Alternatively, I find myself more drawn to Kondrashin’s 1974 recording with the Moscow Philharmonic (available in various incarnations but I was listening to the 2020 Melodiya release – review of earlier reissue; currently available on budget-price Alto ALC1362, with No 9, Gergiev). Apart from a breakneck speed in the opening movement, Kondrashin is more audacious than either Nelsons or Haitink. The wit is more abrasive, the mood more febrile. It does help to have the raw sound of a true Soviet orchestra. There is drama aplenty but overall the anxiety Kondrashin finds in the score seems to me more Shostakovich.

The performance of the 14th on this new set is very good indeed. This devastating score used to be seen as evidence of Shostakovich’s declining powers toward the end of his life. It is anything but! Gloomy it may be but the level of invention is staggering. In particular, it shows the composer having absorbed the influence of his friend, Benjamin Britten, without in any way diluting his own unique voice.

Haitink’s version immediately places itself in a separate category in using the version, sanctioned by the composer, that has the various poems in their original languages rather than in Russian (complete set, above, or Decca 4175142, Presto CD, or 4250742 download only). Haitink’s is one of the great Shostakovich recordings. What it demonstrates is that in setting the poems, the composer very much intended the words to be clear and comprehensible. In Russian, this effect is rather diluted for non-Russian speaking listeners though, thankfully, DG’s booklet for the Nelsons recording has texts and translations.

This new version goes to the top of my list of recommendations for the Russian version. Nelsons is helped by an extremely characterful pair of soloists. Tsymbalyuk has a magnificent voice that is suitably cavernous. Opolais has an appropriately Russian squall to her voice (in the best sense, of course) which raises the emotional temperature. The performers correctly view this music as emotional rather than just flat and bleak. There is plenty of red blood coursing through its veins.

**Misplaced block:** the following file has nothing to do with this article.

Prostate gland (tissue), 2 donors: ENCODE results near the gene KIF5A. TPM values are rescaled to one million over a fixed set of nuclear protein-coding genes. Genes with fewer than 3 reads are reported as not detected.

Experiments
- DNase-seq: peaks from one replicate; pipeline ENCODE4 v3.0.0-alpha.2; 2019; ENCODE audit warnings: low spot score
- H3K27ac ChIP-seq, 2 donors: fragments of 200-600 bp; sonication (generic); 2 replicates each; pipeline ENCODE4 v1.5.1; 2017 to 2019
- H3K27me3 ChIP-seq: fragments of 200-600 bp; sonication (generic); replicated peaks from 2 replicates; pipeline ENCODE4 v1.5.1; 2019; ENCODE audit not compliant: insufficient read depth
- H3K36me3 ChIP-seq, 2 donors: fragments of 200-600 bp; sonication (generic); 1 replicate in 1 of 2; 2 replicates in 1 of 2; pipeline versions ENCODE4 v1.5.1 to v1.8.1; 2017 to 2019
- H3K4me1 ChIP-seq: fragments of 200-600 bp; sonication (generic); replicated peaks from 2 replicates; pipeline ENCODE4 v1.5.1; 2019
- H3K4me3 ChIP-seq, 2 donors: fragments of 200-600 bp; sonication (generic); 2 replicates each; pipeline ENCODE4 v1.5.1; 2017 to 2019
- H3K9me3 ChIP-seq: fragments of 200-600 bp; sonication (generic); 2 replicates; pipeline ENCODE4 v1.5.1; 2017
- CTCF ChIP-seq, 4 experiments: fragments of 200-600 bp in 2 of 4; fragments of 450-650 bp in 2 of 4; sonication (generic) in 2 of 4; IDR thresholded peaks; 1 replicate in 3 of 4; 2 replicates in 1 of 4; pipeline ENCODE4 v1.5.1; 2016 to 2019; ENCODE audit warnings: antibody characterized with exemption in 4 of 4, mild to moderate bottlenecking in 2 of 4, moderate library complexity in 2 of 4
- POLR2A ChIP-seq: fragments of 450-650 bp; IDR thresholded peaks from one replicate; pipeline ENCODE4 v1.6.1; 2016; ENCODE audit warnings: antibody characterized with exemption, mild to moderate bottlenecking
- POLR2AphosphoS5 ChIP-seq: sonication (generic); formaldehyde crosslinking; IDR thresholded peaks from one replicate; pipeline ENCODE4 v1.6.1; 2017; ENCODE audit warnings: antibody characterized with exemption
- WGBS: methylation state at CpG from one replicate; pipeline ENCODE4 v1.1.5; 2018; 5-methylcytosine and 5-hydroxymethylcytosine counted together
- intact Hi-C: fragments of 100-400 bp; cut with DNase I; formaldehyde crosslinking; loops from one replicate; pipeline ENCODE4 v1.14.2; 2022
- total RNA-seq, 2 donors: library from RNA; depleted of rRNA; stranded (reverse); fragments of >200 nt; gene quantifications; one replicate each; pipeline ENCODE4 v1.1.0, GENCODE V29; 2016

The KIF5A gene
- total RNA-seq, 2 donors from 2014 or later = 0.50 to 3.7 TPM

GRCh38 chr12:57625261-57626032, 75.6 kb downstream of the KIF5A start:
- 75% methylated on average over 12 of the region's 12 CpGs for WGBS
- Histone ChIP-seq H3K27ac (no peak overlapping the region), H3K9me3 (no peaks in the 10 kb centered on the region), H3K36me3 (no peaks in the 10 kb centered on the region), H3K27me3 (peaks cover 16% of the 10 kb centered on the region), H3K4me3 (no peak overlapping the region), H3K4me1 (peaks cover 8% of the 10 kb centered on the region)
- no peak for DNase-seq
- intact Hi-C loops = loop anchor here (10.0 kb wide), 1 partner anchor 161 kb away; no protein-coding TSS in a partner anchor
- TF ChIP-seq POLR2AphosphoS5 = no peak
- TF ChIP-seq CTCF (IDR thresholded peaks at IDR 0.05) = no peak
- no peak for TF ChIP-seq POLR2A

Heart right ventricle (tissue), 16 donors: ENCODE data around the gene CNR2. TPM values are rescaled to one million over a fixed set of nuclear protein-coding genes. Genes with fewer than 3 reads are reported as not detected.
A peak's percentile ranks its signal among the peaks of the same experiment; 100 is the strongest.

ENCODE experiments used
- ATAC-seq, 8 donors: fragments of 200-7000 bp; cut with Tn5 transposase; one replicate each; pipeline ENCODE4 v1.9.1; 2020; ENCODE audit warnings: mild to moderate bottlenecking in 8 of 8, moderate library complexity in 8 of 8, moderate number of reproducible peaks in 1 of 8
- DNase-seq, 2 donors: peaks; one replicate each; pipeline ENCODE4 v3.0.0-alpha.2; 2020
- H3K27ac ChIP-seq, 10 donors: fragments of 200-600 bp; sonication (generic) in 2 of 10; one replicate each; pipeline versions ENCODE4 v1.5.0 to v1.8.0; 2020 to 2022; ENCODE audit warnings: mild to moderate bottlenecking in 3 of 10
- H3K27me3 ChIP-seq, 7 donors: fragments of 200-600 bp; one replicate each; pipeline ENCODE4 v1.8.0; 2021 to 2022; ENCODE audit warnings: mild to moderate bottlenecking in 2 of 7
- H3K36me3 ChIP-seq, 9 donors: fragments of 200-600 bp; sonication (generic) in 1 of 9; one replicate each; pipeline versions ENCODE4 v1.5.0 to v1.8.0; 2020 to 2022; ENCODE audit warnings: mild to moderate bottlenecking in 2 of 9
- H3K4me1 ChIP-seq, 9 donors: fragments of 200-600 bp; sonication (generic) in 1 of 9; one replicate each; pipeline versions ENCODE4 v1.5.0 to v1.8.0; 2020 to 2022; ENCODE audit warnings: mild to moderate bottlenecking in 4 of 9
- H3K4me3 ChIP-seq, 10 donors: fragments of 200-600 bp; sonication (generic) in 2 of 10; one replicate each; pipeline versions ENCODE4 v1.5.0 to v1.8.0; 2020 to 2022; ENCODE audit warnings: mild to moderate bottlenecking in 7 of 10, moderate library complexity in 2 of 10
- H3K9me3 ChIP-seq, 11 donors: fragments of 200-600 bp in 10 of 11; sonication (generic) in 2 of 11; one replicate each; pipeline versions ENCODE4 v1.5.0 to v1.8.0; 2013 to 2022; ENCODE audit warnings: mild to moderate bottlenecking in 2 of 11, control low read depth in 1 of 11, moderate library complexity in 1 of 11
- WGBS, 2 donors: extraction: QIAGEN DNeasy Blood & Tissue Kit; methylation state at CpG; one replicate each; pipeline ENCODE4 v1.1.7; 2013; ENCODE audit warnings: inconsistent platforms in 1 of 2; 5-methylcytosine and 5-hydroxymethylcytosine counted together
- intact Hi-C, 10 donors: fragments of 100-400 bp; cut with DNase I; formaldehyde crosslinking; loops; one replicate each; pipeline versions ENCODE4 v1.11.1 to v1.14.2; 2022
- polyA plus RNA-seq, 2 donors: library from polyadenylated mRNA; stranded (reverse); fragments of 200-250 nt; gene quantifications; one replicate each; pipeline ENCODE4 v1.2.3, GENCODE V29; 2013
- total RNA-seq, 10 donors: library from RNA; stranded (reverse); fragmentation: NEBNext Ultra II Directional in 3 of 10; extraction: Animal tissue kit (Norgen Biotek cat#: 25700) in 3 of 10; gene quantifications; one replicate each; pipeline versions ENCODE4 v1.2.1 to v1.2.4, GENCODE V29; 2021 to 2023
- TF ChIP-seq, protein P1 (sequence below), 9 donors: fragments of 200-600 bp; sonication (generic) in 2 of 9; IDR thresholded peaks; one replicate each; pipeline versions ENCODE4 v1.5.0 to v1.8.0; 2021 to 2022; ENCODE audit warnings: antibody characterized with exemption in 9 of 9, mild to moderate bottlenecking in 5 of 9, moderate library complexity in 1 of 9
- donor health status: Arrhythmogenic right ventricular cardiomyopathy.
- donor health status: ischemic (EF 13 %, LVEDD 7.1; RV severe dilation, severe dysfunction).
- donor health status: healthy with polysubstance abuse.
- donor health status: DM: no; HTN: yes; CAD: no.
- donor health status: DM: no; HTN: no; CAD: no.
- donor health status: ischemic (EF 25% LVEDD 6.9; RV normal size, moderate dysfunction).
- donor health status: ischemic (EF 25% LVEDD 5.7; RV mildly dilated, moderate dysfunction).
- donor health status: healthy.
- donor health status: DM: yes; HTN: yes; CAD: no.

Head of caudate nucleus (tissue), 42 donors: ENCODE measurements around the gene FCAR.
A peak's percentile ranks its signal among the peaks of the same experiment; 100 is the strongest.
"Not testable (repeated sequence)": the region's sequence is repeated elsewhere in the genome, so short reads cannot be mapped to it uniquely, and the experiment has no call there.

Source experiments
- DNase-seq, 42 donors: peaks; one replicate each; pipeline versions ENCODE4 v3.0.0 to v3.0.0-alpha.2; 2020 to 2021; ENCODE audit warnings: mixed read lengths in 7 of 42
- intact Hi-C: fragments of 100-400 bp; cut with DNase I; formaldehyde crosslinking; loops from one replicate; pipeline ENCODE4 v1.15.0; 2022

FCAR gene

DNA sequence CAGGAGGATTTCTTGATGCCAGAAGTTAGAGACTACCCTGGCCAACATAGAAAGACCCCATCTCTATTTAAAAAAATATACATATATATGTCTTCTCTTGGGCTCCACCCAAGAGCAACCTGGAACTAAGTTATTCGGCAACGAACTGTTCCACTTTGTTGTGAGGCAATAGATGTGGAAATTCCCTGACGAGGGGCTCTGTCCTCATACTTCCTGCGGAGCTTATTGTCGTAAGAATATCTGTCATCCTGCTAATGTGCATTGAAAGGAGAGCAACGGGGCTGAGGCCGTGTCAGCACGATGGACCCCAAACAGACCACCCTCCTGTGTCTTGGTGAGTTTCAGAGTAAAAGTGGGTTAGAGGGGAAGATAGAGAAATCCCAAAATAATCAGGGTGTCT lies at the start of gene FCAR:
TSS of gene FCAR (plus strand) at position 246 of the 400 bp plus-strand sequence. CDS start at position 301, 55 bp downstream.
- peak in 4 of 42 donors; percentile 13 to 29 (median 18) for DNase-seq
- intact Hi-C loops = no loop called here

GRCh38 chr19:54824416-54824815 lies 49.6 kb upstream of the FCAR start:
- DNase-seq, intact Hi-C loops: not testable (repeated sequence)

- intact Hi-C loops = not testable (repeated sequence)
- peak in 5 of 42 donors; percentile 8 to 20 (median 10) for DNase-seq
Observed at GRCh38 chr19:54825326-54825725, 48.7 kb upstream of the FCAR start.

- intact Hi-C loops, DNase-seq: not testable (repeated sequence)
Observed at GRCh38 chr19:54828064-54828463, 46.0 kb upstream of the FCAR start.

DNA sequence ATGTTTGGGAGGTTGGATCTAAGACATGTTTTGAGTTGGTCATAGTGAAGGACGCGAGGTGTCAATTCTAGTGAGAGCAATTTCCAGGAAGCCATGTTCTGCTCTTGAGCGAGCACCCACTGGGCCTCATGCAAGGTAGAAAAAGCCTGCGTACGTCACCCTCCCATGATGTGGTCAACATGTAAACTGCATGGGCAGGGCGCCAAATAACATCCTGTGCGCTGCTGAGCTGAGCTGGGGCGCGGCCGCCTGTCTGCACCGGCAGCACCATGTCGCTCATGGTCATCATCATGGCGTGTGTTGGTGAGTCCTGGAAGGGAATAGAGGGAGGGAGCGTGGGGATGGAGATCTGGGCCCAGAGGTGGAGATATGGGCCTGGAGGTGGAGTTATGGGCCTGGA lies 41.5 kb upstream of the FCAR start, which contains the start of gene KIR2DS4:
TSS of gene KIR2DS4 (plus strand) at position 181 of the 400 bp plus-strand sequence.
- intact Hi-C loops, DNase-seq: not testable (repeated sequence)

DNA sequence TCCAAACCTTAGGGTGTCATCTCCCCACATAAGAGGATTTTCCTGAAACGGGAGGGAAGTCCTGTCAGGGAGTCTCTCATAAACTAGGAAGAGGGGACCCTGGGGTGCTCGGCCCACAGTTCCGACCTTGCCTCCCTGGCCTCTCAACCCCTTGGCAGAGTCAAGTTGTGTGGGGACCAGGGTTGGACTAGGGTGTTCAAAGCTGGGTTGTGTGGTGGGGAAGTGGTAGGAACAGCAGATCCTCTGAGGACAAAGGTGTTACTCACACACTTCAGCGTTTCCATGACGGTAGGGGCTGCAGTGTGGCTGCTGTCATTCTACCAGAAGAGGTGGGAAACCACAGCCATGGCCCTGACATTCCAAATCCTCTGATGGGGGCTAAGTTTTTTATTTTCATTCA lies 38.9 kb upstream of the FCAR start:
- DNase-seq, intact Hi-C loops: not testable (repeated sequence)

The third song, a setting of Lorelei by Apollinaire, exemplifies all that is good about this performance. It is treated as an operatic scena, which I think is precisely the way to go with it. Opolais is in full-on diva mode here and the orchestra really feel like they are pursuing her over the cliff into the Rhine. Not a hint of the drab, dreary music late Shostakovich is too often taken to be.

Before turning to the final work in this set, I feel it would be remiss of me not to mention again the sheer virtuosity of the Boston strings. The very opening notes of the symphony on extremely high violins is the last word in finesse. Or try the ravishing, almost Sibelian, harmonies in ‘O Delvig’. Every little detail is brought vividly to life and not in a finicky or point making sort of way.

I am always in two minds about this particular chamber symphony. It is an arrangement by Rudolf Barshai of the Eighth of Shostakovich’s string quartets. The arrangement is extremely effective and, if the original string quartet were to disappear mysteriously, it would rightly be hailed as a masterpiece. Like arrangements of the late Beethoven quartets, I find more is lost in the translation than gained. Somewhat perversely I do not feel this way about all the Barshai-arranged chamber symphonies. It is just that in this particular work I miss the extra edge that solo strings, heard in an intimate environment, bring to this heart-rending music.

Make no mistake, this is an accomplished account of it. The Boston strings are electrifying. It is through no fault of theirs that I can’t quite banish thoughts of the original quartet version. As with the two exclusively orchestral symphonies on these CDs, I miss the last drop of frenzy in the wilder passages.

Looking at the set as a whole, the playing of the Boston Symphony Orchestra is phenomenal but, with the exception of the 14th, I would want a bit more personality from the conductor.

David McDade